Managing Finances

How to become a millionaire: Part 1

There’s something magical about the word ‘millionaire.’ To most young adults it seems unattainable but I don’t think that needs to be the case. I’ve written a 3-part series exploring millionaires: who they are, how they act, and how they became millionaires. Please share this with the college students in your world and start some fun conversations. If they don’t know who Thurston Howell III was, then you can enlighten them!

-Judy McNary, creator of

How many millionaires are there and how did they get to be millionaires?

Remember when you were a kid and all your friends talked about becoming millionaires some day? We may have argued over who we liked better: Mary Ann or Ginger, but when it came to money, we all wanted to be wealthy like Thurston Howell III. After all, he and his wife had all those clothes for a three hour tour. A three hour tour. Now, that was rich.

Then you grew up and everyone started telling you money can’t buy happiness and being part of the 1% was bad and things got confusing. The truth is money can buy happiness; it just can’t guarantee happiness. A healthy way to look at it is as a tool that enables you to do things that make you happy. Things like traveling, buying a home, going to the beach, or donating to worthwhile causes.

So let’s just assume that if you become a millionaire, you’ll be a good one and focus on showing you how to make that happen. In this first article, we’ll start by taking a look at millionaires: who they are, where they are, and how they got be millionaires. In the second, we’ll give you ways to be a smart spender and super saver. Finally, in the third we’ll show you how to build your own wealth.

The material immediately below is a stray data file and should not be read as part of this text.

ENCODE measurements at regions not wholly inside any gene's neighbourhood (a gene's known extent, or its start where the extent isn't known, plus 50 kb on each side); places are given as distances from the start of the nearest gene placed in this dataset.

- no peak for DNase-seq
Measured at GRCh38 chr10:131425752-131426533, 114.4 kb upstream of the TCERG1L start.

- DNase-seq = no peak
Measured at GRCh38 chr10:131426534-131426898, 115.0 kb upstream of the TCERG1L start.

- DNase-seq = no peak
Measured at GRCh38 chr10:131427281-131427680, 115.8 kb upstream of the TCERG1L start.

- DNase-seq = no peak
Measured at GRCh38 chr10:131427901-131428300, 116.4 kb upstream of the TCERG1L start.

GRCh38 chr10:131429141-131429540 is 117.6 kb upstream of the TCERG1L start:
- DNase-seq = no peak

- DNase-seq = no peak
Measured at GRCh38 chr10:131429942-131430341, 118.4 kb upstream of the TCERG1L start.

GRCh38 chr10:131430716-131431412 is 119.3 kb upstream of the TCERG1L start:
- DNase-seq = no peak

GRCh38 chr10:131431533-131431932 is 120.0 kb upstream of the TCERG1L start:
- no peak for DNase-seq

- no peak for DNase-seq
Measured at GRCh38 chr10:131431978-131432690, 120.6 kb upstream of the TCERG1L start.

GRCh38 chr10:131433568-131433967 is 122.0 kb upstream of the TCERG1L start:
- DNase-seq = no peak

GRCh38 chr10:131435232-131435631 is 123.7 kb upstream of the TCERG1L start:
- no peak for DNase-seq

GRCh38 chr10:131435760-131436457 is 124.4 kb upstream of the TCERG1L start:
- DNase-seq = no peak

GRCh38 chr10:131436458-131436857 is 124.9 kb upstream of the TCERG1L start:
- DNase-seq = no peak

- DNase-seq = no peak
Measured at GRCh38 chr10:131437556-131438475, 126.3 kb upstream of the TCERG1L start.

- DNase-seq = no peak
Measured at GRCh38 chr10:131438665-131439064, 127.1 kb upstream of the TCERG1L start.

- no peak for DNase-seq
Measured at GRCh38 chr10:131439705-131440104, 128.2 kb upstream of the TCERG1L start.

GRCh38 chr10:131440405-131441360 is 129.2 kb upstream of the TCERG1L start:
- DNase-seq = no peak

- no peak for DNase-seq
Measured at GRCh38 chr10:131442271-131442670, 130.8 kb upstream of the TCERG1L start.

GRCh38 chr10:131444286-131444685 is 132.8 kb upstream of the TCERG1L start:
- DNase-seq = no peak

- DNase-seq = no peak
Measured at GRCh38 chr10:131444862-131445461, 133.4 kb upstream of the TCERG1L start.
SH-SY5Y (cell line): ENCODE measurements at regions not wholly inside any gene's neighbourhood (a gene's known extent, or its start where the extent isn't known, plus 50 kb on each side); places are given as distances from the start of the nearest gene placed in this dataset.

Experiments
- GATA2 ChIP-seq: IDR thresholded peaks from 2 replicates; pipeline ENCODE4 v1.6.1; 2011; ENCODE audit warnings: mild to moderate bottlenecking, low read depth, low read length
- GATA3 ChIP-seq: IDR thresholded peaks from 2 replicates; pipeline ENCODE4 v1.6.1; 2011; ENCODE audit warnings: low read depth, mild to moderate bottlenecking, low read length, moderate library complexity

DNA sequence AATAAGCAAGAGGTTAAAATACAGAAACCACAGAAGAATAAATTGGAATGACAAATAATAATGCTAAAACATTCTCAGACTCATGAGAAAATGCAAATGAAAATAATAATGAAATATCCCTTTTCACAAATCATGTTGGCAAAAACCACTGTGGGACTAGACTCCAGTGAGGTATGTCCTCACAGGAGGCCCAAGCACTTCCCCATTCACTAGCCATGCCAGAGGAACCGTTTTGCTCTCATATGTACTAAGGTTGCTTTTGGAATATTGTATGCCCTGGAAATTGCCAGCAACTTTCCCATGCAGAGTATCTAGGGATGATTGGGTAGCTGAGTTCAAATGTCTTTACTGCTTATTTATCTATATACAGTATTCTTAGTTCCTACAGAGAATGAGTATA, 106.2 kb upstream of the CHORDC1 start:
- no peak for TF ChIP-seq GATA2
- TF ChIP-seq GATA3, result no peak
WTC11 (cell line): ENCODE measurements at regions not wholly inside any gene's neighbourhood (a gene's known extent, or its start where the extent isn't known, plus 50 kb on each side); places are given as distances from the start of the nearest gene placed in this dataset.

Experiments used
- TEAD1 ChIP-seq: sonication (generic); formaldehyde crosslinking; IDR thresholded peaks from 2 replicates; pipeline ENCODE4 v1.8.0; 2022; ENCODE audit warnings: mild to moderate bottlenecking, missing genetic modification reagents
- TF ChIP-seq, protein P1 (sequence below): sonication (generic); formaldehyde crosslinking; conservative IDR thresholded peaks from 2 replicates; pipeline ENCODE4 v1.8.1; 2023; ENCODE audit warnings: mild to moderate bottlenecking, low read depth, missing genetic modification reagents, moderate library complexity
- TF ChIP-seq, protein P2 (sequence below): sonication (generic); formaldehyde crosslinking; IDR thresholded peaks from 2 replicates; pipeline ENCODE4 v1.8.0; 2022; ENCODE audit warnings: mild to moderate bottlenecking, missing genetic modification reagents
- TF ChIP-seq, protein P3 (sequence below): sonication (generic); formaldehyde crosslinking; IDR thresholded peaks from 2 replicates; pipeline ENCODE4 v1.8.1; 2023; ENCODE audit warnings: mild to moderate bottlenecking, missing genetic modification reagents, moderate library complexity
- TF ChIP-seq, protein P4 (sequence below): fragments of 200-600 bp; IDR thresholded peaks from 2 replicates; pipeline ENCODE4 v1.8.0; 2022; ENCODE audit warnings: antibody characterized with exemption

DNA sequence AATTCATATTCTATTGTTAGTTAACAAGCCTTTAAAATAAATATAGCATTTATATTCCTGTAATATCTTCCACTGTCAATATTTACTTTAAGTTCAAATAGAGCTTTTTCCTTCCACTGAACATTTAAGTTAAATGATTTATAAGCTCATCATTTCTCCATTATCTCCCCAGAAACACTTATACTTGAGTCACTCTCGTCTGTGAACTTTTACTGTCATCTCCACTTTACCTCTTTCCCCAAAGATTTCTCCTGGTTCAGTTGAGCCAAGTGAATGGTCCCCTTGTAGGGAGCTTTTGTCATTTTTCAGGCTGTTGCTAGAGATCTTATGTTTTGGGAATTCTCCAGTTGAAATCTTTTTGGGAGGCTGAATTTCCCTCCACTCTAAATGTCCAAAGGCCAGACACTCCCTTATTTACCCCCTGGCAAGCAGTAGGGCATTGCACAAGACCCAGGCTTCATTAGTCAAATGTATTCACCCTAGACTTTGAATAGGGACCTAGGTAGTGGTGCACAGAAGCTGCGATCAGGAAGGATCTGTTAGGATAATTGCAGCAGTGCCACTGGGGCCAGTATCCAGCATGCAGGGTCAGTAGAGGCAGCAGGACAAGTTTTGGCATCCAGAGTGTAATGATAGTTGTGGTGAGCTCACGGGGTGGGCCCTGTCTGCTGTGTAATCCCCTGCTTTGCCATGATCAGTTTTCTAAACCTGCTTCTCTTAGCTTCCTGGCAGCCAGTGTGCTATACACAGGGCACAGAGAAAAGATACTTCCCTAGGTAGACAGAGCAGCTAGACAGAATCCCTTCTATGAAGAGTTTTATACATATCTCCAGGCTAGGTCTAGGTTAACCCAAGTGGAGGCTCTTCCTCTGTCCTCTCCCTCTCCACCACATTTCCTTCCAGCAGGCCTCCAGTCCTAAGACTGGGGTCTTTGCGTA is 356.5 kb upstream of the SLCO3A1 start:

According to an LA Times article on millionaires in the United States, there are 9.63 million households with a net worth, not including their homes, of at least a million dollars. This is that infamous 1% number. Ah, yes, that 1%.

So, who are these millionaires? For starters, just over a quarter of them inherited the money. That would be nice, wouldn’t it? However, if you’re not in line to inherit beans then this isn’t going to land you in the 1%.

What about lottery winners? Lottery tickets are an option but as the fine print says, odds of winning are one in infinity. If you’re at the Wawa and you’re feeling lucky, maybe buy one or two but don’t count on it. You have the same long odds reaching millionairedom by being a pro athlete or a megastar rapper. Ditto for taking companies public à la Mark Zuckerberg or Drew Houston. These are what Malcom Gladwell calls outliers — they exist, it happens, but entire galaxies need to align to achieve that kind of success. Altogether these make up a teensy weensy portion of our millionaires. It doesn’t hurt to fantasize about achieving wealth that way but we definitely need to have Plan B.

The vast majority of millionaires in the US are business owners or professionals just quietly going about their business. Nearly 100% of them have high school diplomas, over 90% have college degrees, and 30% have graduate degrees, too.

To what do these garden-variety millionaires attribute their wealth? Apparently it’s not good jeans and not even good genes. They chock it up to hard work. Yep, most millionaires put in over 40 hour work weeks — not every week — but they definitely put in the time to make the money happen. This puts them in position to take advantage of opportunities that come their way. At the same time, while building their wealth, they’re pretty darn frugal. They do things like hold onto their cars as long as possible, they are really good savers, and they’re smart spenders.

The good news is that the American Dream is alive and well. Most millionaires are nothing like the goofy, yet likable, Thurston Howell III. By adopting a good work ethic and living within your means anyone can achieve financial success. Take time this week to think about how you can adopt some of these millionaire habits.

In the second article in this series, I will share specific way you can be both a smart spender and a good saver and still enjoy life!

Judy McNary


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